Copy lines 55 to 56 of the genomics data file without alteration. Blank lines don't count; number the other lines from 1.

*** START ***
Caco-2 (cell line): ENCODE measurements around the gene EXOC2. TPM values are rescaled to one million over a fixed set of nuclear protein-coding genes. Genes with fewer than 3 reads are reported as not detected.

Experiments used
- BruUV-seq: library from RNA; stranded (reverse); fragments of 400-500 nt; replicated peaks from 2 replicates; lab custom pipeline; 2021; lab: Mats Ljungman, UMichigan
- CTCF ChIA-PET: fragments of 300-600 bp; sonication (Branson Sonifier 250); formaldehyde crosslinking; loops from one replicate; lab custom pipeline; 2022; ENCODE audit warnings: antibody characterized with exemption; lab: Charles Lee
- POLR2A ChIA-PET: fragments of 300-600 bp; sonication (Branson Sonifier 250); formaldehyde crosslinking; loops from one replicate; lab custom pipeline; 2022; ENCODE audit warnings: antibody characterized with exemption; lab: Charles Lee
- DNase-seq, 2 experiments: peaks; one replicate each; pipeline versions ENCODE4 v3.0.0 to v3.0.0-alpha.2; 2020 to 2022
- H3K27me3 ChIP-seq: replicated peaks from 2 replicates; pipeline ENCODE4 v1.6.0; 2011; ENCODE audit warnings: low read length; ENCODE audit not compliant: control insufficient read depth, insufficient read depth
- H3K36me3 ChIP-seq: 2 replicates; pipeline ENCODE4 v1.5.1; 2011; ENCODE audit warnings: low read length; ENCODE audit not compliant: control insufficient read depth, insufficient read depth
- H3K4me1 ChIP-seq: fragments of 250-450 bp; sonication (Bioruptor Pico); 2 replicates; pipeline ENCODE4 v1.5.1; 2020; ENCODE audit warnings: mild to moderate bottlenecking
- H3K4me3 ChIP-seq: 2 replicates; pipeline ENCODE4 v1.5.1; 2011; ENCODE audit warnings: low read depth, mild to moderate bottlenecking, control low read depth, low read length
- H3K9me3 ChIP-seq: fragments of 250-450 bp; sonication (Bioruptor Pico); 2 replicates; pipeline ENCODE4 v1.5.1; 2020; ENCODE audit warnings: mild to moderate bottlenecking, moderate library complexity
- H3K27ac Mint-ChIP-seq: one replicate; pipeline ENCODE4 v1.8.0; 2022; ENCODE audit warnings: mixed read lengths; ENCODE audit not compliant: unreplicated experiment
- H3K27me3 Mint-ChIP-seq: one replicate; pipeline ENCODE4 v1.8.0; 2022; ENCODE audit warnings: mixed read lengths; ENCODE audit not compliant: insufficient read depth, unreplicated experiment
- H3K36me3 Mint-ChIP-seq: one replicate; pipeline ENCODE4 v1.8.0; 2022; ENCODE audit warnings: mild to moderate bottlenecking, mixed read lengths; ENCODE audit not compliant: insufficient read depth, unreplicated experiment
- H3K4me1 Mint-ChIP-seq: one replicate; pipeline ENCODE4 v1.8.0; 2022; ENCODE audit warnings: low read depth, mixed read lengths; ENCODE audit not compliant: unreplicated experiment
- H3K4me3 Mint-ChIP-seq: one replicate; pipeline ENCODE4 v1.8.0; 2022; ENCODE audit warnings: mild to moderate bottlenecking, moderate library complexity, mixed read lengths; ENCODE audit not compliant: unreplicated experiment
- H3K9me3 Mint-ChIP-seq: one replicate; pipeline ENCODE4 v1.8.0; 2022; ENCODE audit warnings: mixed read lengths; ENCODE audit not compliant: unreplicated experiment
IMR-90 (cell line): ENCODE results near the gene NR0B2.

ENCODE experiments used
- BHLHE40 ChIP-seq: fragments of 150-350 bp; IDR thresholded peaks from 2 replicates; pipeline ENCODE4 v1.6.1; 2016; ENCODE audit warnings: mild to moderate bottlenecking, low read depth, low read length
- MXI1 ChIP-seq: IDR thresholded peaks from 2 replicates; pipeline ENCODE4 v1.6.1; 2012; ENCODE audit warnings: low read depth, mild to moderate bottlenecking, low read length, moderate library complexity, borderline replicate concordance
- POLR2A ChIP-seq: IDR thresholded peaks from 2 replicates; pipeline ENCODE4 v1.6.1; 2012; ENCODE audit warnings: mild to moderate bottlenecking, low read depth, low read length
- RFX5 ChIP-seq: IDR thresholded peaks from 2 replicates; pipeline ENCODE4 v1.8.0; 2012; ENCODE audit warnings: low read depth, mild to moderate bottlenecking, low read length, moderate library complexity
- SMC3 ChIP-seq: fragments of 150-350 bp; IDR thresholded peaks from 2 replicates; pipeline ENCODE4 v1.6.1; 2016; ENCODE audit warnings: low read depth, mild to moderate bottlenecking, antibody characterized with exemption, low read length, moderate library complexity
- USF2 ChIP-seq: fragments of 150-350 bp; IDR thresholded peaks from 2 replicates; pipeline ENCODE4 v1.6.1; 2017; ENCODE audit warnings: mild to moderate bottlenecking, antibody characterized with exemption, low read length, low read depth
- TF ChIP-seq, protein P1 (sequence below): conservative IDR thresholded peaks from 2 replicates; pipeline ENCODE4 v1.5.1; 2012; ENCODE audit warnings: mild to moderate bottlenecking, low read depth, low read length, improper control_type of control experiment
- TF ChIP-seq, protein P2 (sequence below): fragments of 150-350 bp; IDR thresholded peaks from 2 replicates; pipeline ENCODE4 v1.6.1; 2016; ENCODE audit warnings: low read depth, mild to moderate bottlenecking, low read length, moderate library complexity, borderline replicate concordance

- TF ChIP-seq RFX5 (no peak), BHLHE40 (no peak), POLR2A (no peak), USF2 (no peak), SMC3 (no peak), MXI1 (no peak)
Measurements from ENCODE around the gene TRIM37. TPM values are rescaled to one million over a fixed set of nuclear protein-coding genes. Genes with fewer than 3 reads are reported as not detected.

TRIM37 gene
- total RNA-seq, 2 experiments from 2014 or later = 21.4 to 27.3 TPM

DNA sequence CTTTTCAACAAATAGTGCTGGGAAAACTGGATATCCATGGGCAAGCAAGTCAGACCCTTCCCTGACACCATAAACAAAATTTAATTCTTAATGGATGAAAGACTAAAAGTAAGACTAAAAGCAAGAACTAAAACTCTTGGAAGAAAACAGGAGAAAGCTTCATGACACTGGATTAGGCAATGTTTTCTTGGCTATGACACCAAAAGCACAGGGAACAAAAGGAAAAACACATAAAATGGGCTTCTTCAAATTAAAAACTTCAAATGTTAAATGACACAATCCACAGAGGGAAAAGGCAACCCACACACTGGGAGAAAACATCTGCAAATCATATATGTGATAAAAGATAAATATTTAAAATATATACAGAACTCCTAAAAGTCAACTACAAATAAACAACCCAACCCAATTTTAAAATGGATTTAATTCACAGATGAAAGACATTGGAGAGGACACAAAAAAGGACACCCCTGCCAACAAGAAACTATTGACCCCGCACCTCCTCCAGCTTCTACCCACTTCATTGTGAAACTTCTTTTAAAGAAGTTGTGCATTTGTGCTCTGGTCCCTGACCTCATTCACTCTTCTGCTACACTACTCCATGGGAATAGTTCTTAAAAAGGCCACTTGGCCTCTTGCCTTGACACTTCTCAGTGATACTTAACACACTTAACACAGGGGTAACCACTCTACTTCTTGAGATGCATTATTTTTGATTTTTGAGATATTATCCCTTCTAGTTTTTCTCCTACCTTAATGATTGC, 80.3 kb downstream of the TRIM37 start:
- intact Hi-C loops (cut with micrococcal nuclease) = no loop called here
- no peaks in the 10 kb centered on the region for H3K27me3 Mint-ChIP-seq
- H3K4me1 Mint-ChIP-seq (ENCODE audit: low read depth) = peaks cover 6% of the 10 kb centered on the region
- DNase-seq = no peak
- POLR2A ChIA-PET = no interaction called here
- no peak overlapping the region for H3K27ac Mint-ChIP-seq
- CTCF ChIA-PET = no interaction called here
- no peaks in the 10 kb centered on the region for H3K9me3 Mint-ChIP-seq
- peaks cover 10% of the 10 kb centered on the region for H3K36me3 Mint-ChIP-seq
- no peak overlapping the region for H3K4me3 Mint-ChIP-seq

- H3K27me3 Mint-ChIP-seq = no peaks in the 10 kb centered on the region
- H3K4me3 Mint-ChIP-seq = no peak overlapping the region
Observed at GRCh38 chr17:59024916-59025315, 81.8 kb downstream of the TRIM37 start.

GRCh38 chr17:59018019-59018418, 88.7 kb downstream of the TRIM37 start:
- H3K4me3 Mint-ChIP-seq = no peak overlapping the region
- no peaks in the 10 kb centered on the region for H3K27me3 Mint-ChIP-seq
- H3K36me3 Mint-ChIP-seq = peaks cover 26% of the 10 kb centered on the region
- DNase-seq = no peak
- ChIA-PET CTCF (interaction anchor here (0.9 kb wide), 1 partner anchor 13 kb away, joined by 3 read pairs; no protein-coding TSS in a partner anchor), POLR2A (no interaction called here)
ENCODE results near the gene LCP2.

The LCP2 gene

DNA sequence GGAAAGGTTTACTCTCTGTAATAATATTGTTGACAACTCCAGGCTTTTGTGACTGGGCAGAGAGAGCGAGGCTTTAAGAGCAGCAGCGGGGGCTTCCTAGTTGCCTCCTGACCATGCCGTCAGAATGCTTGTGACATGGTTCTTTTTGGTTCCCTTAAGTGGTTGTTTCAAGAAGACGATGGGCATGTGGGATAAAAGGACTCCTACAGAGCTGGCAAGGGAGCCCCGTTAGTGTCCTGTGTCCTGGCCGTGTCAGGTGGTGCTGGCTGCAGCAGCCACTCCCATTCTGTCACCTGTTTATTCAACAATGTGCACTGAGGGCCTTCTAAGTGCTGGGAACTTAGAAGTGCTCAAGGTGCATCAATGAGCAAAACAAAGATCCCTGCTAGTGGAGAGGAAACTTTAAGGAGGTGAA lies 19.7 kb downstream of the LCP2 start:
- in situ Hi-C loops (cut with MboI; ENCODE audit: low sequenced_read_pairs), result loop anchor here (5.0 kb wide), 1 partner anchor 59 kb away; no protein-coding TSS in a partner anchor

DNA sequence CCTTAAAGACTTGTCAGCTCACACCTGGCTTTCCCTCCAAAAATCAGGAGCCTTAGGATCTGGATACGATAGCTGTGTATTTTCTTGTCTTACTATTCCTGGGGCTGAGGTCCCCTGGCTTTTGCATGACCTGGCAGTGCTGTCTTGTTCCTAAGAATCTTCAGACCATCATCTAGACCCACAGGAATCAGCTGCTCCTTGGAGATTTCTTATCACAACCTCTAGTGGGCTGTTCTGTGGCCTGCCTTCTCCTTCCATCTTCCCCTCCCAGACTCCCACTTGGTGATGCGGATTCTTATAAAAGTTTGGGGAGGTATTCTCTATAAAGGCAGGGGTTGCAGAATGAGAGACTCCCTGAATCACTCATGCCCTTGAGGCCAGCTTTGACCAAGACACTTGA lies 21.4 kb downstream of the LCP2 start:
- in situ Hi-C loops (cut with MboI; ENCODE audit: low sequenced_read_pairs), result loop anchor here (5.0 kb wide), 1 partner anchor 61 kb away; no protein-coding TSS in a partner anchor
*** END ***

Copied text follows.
- in situ Hi-C loops (cut with MboI; ENCODE audit: low sequenced_read_pairs), result loop anchor here (5.0 kb wide), 1 partner anchor 59 kb away; no protein-coding TSS in a partner anchor

DNA sequence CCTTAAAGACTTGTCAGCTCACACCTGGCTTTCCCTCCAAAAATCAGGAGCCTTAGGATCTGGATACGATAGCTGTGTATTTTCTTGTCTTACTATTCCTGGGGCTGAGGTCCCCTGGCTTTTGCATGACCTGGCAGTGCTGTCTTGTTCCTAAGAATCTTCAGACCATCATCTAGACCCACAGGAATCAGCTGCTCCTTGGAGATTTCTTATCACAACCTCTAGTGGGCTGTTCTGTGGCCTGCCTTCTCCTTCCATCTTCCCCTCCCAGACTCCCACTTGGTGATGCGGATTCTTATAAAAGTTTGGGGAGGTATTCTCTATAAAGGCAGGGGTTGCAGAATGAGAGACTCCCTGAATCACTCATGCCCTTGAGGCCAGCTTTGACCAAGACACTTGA lies 21.4 kb downstream of the LCP2 start: